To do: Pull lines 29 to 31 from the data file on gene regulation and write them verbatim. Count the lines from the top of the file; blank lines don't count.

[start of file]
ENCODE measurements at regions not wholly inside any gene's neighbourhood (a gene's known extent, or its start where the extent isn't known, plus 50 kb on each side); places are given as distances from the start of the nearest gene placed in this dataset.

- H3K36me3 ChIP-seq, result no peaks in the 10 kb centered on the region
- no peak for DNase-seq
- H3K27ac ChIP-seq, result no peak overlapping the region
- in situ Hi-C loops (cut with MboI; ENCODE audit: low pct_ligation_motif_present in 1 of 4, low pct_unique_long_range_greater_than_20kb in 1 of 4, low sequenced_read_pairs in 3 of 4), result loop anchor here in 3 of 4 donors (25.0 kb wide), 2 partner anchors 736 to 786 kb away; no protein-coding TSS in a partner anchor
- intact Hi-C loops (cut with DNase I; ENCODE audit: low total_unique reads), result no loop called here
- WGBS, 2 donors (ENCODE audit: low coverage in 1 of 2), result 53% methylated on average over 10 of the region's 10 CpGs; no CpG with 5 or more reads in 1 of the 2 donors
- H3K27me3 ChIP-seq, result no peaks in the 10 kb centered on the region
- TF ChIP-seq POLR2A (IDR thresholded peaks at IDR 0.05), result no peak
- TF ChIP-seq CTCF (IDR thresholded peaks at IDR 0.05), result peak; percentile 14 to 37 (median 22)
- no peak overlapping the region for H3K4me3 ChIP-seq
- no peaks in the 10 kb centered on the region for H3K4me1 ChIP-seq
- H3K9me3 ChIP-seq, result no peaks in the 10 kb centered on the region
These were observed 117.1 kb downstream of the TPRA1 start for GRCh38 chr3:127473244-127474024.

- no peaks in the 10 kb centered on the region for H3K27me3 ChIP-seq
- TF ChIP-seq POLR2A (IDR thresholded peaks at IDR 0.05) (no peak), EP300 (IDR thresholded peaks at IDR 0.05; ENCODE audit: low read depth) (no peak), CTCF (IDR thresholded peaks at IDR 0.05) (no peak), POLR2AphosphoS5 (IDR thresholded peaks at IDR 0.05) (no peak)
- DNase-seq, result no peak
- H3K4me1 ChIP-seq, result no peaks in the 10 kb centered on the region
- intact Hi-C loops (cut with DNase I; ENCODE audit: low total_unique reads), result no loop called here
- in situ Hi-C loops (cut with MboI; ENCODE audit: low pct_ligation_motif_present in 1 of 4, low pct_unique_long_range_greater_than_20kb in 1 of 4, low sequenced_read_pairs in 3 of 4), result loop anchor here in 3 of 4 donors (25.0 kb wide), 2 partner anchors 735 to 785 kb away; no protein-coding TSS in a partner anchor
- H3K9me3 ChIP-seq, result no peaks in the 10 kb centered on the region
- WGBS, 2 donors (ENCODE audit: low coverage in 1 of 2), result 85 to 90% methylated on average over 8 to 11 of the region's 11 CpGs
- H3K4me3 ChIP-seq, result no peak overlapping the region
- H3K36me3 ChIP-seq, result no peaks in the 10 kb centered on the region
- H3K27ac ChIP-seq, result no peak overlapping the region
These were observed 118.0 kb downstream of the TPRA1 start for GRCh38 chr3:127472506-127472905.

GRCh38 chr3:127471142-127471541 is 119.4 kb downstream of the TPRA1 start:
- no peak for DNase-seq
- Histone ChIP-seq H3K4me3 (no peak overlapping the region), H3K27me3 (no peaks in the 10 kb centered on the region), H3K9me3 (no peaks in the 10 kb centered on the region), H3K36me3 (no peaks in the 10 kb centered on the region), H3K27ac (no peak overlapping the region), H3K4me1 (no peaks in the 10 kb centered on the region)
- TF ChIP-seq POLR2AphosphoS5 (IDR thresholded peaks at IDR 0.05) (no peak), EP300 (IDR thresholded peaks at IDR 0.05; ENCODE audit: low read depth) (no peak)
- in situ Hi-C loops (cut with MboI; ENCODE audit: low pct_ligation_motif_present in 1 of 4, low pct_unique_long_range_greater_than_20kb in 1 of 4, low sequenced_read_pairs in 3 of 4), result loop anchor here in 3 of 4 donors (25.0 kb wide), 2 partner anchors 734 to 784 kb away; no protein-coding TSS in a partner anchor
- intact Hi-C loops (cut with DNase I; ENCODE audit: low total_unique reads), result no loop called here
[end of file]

- Histone ChIP-seq H3K4me3 (no peak overlapping the region), H3K27me3 (no peaks in the 10 kb centered on the region), H3K9me3 (no peaks in the 10 kb centered on the region), H3K36me3 (no peaks in the 10 kb centered on the region), H3K27ac (no peak overlapping the region), H3K4me1 (no peaks in the 10 kb centered on the region)
- TF ChIP-seq POLR2AphosphoS5 (IDR thresholded peaks at IDR 0.05) (no peak), EP300 (IDR thresholded peaks at IDR 0.05; ENCODE audit: low read depth) (no peak)
- in situ Hi-C loops (cut with MboI; ENCODE audit: low pct_ligation_motif_present in 1 of 4, low pct_unique_long_range_greater_than_20kb in 1 of 4, low sequenced_read_pairs in 3 of 4), result loop anchor here in 3 of 4 donors (25.0 kb wide), 2 partner anchors 734 to 784 kb away; no protein-coding TSS in a partner anchor